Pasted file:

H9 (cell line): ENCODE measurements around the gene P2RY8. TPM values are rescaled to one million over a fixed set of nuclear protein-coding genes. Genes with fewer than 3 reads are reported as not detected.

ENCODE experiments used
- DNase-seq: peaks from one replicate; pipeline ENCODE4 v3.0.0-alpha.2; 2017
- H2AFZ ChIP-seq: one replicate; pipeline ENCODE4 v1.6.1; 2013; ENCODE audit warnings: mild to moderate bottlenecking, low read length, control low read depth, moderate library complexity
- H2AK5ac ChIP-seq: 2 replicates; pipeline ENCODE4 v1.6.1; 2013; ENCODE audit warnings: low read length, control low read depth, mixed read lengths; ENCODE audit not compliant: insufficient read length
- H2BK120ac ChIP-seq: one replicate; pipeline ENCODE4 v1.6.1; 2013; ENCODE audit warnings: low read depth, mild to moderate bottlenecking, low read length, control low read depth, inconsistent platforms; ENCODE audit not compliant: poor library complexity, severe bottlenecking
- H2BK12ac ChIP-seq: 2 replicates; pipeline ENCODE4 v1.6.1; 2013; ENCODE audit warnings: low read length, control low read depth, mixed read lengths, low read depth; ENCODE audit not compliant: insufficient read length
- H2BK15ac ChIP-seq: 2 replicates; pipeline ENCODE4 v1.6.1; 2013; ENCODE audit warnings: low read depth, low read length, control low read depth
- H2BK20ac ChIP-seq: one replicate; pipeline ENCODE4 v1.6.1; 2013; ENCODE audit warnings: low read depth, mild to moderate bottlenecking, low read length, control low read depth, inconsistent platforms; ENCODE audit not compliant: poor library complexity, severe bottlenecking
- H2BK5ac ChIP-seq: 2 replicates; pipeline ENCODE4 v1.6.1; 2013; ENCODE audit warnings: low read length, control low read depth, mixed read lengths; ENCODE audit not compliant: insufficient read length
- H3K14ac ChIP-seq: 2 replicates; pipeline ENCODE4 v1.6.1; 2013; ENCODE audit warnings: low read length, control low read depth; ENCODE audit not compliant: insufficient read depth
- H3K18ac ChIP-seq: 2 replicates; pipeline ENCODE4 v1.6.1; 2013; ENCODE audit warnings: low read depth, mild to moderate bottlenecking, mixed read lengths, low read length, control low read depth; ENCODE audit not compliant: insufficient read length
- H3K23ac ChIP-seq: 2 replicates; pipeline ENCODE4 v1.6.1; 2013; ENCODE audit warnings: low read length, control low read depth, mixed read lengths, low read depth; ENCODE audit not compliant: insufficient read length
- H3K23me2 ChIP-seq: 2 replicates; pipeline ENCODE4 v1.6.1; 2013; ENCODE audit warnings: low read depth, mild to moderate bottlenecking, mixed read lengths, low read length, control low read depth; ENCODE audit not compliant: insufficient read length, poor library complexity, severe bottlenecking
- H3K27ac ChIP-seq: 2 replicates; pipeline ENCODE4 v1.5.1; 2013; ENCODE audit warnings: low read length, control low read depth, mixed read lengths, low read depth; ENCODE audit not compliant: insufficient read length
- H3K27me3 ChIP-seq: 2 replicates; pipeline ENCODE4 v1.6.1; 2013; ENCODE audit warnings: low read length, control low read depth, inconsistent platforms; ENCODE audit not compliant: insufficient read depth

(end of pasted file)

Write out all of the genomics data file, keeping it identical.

H9 (cell line): ENCODE measurements around the gene P2RY8. TPM values are rescaled to one million over a fixed set of nuclear protein-coding genes. Genes with fewer than 3 reads are reported as not detected.

ENCODE experiments used
- DNase-seq: peaks from one replicate; pipeline ENCODE4 v3.0.0-alpha.2; 2017
- H2AFZ ChIP-seq: one replicate; pipeline ENCODE4 v1.6.1; 2013; ENCODE audit warnings: mild to moderate bottlenecking, low read length, control low read depth, moderate library complexity
- H2AK5ac ChIP-seq: 2 replicates; pipeline ENCODE4 v1.6.1; 2013; ENCODE audit warnings: low read length, control low read depth, mixed read lengths; ENCODE audit not compliant: insufficient read length
- H2BK120ac ChIP-seq: one replicate; pipeline ENCODE4 v1.6.1; 2013; ENCODE audit warnings: low read depth, mild to moderate bottlenecking, low read length, control low read depth, inconsistent platforms; ENCODE audit not compliant: poor library complexity, severe bottlenecking
- H2BK12ac ChIP-seq: 2 replicates; pipeline ENCODE4 v1.6.1; 2013; ENCODE audit warnings: low read length, control low read depth, mixed read lengths, low read depth; ENCODE audit not compliant: insufficient read length
- H2BK15ac ChIP-seq: 2 replicates; pipeline ENCODE4 v1.6.1; 2013; ENCODE audit warnings: low read depth, low read length, control low read depth
- H2BK20ac ChIP-seq: one replicate; pipeline ENCODE4 v1.6.1; 2013; ENCODE audit warnings: low read depth, mild to moderate bottlenecking, low read length, control low read depth, inconsistent platforms; ENCODE audit not compliant: poor library complexity, severe bottlenecking
- H2BK5ac ChIP-seq: 2 replicates; pipeline ENCODE4 v1.6.1; 2013; ENCODE audit warnings: low read length, control low read depth, mixed read lengths; ENCODE audit not compliant: insufficient read length
- H3K14ac ChIP-seq: 2 replicates; pipeline ENCODE4 v1.6.1; 2013; ENCODE audit warnings: low read length, control low read depth; ENCODE audit not compliant: insufficient read depth
- H3K18ac ChIP-seq: 2 replicates; pipeline ENCODE4 v1.6.1; 2013; ENCODE audit warnings: low read depth, mild to moderate bottlenecking, mixed read lengths, low read length, control low read depth; ENCODE audit not compliant: insufficient read length
- H3K23ac ChIP-seq: 2 replicates; pipeline ENCODE4 v1.6.1; 2013; ENCODE audit warnings: low read length, control low read depth, mixed read lengths, low read depth; ENCODE audit not compliant: insufficient read length
- H3K23me2 ChIP-seq: 2 replicates; pipeline ENCODE4 v1.6.1; 2013; ENCODE audit warnings: low read depth, mild to moderate bottlenecking, mixed read lengths, low read length, control low read depth; ENCODE audit not compliant: insufficient read length, poor library complexity, severe bottlenecking
- H3K27ac ChIP-seq: 2 replicates; pipeline ENCODE4 v1.5.1; 2013; ENCODE audit warnings: low read length, control low read depth, mixed read lengths, low read depth; ENCODE audit not compliant: insufficient read length
- H3K27me3 ChIP-seq: 2 replicates; pipeline ENCODE4 v1.6.1; 2013; ENCODE audit warnings: low read length, control low read depth, inconsistent platforms; ENCODE audit not compliant: insufficient read depth